Net Energy Analysis and the Energy Requirements of Energy Systems
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With rising energy costs and the threat of diminishing resources affecting all international economies, the computation of energy required to extract and refine a resource--net energy analysis--has become an important component of energy analysis. This volume fills a major gap in the energy development literature by providing a full-length scholarly treatment of the subject. Written for energy researchers and managers in industries and utilities, Net Energy Analysis thoroughly explains the theoretical principles underlyiing net energy analysis, offers examples of how these principles are applied, and provides an impartial critique of current methods.
- Table of Contents
Foreword by Alvin M. Weinberg
Part I: Energy Systems
Man's Use of Energy
Locations and Concentrations of Energy
Energy--When and at What Rate?
The Energy Services
Part II: Valuations of Energy
National and International Energy Statistics
The Physicist's Approach
Valuation of Energy in Engineering
The Role of Energy in Economics
The View of the Conservationist
Part III: Methods of Cumulative Energy Accounting
A Short History of Energy Accounting
Useful Questions in Energy Accounting
Problems in Applying Net-Energy Analysis
Process Analysis and the Input-Output Method
Schools of Net-Energy Analysis
Indexes of Systems' Performance and Sankey Diagrams
Part IV: Energy Accounting of Energy Carriers
Part V: Energy Accounting of Energy Services
Direct and Indirect Energy Requirements of Transport Systems
Process Heat and Mechanical Drive
Warm Water and Space Heat
Part VI: Concluding Remarks
Purpose and Method
Answers and Partial Answers to Some Policy Questions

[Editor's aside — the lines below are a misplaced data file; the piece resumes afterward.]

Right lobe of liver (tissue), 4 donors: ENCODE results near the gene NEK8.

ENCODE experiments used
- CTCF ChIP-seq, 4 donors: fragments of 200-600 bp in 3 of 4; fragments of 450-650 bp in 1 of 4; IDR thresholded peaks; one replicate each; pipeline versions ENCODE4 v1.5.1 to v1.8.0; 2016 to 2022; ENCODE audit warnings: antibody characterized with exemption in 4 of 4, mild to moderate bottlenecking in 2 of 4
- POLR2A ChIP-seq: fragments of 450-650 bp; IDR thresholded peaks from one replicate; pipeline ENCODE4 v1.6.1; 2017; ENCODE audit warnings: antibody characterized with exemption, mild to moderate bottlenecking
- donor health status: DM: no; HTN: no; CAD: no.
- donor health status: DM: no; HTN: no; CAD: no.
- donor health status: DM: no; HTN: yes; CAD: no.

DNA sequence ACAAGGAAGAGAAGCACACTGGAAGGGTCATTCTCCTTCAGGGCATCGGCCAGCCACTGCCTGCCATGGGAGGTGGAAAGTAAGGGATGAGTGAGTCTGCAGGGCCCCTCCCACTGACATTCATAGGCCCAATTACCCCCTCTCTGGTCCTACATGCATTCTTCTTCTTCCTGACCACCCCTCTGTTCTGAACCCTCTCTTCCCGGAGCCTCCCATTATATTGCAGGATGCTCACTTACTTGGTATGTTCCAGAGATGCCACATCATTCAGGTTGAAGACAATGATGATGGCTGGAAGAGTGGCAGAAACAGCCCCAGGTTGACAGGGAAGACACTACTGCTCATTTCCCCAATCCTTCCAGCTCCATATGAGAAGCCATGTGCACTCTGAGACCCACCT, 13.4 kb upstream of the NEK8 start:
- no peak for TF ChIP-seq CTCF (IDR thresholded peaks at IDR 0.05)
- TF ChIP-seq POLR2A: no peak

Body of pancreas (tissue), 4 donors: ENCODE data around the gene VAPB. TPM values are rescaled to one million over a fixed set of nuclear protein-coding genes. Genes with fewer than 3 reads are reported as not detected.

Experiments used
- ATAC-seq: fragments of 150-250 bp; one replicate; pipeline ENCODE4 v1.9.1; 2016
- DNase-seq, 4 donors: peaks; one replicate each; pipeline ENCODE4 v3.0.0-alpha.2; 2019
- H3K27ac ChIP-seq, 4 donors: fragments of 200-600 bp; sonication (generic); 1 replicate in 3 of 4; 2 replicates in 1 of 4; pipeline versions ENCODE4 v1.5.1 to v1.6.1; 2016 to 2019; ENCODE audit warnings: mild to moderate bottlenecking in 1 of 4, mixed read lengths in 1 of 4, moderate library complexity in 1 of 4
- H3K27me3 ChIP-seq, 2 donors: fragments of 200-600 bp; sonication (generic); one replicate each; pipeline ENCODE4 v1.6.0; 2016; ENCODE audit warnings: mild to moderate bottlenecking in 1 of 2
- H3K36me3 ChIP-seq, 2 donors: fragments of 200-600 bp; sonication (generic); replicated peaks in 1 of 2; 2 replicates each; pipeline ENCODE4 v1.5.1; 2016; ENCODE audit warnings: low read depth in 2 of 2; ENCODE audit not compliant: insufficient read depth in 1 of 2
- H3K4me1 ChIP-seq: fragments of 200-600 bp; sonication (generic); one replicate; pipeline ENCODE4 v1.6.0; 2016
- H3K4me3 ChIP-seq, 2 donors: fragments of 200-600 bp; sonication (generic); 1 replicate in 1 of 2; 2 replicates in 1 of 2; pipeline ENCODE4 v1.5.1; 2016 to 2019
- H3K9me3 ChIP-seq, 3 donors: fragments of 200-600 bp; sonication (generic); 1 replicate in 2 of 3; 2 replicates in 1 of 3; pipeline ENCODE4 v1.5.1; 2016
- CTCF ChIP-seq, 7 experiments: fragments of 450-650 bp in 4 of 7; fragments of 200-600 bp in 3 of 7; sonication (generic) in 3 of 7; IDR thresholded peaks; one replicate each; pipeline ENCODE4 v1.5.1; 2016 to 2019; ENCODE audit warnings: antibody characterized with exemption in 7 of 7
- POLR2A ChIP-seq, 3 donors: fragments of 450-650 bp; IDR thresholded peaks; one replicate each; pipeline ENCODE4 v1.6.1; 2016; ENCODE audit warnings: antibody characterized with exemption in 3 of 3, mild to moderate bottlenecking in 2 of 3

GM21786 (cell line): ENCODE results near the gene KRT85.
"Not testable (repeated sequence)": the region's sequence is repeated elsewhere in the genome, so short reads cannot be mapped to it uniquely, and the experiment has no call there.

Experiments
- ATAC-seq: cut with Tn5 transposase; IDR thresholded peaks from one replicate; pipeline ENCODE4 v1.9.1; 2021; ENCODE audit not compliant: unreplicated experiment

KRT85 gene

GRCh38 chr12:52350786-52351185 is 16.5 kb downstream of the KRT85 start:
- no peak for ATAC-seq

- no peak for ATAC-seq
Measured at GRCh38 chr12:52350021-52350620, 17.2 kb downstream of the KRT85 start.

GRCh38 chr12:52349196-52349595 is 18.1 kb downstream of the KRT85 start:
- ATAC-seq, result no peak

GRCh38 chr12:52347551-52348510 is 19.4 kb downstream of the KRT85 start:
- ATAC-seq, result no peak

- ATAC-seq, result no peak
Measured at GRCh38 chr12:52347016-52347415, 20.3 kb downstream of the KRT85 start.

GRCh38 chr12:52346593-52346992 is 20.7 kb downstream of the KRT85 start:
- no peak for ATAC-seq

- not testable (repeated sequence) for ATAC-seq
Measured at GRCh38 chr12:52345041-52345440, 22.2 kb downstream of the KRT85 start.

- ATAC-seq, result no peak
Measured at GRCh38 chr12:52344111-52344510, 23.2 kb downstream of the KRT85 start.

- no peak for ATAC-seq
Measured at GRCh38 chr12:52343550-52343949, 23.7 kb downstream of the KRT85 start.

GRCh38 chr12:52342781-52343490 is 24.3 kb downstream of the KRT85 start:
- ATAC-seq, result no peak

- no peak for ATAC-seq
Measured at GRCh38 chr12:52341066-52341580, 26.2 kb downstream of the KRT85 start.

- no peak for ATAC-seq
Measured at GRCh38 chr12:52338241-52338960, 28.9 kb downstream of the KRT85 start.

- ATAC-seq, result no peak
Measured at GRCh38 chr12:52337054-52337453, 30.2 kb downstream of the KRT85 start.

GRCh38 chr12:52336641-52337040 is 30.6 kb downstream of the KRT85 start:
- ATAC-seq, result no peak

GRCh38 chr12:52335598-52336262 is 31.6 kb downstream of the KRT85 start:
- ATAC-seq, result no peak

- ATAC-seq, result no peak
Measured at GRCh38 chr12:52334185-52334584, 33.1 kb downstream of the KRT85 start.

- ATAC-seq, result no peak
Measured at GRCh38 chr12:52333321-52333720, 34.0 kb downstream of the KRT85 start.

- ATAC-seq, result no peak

There were good things about the energy crisis of 1973--a sense of shared purpose, that any action that saved energy also benefited the environment, and that anything that saved energy really did. In time, we found that many of our strategies were not cost-effective and that others did not in fact lead to a reduction in total energy consumption. The energy investment exceeded the yield. Happily awash (again) in cheap oil, we forget the admonition reformulated by Spreng: `Every unintelligent, unorganized economic activity of large volume and high speed irreversibly deprives us of natural, cultural, and economic endowments that we cannot afford to lose in the long run.' Spreng brings an excellent background to his examination of the ways in which strategies for energy conservation are evaluated. Despite a scholarly chapter on thermodynamics, this is an economics monograph. It looks at several models for evaluation of energy conservation strategies and compares their results. The book is authoritative and reads well--even in an economy airliner seat. At one time, it provides an introduction to the field and a summation for those familiar with the literature.
With rising energy costs and the threat of diminishing resources affecting all international economies, the computation of energy required to extract and refine a resource--net-energy analysis--has become an important component of energy analysis. Written for energy researchers and managers, this volume provides a full-length scholarly treatment of net-energy analysis, thoroughly explaining the theoretical principles underlying net-energy analysis, offering examples of how these principles are applied, and providing an impartial critique of current methods. Topic headings include: Energy Systems, Valuations of Energy, Methods of Cumulative Energy Accounting, Energy Accounting of Energy Carriers, and Energy Accounting of Energy Services.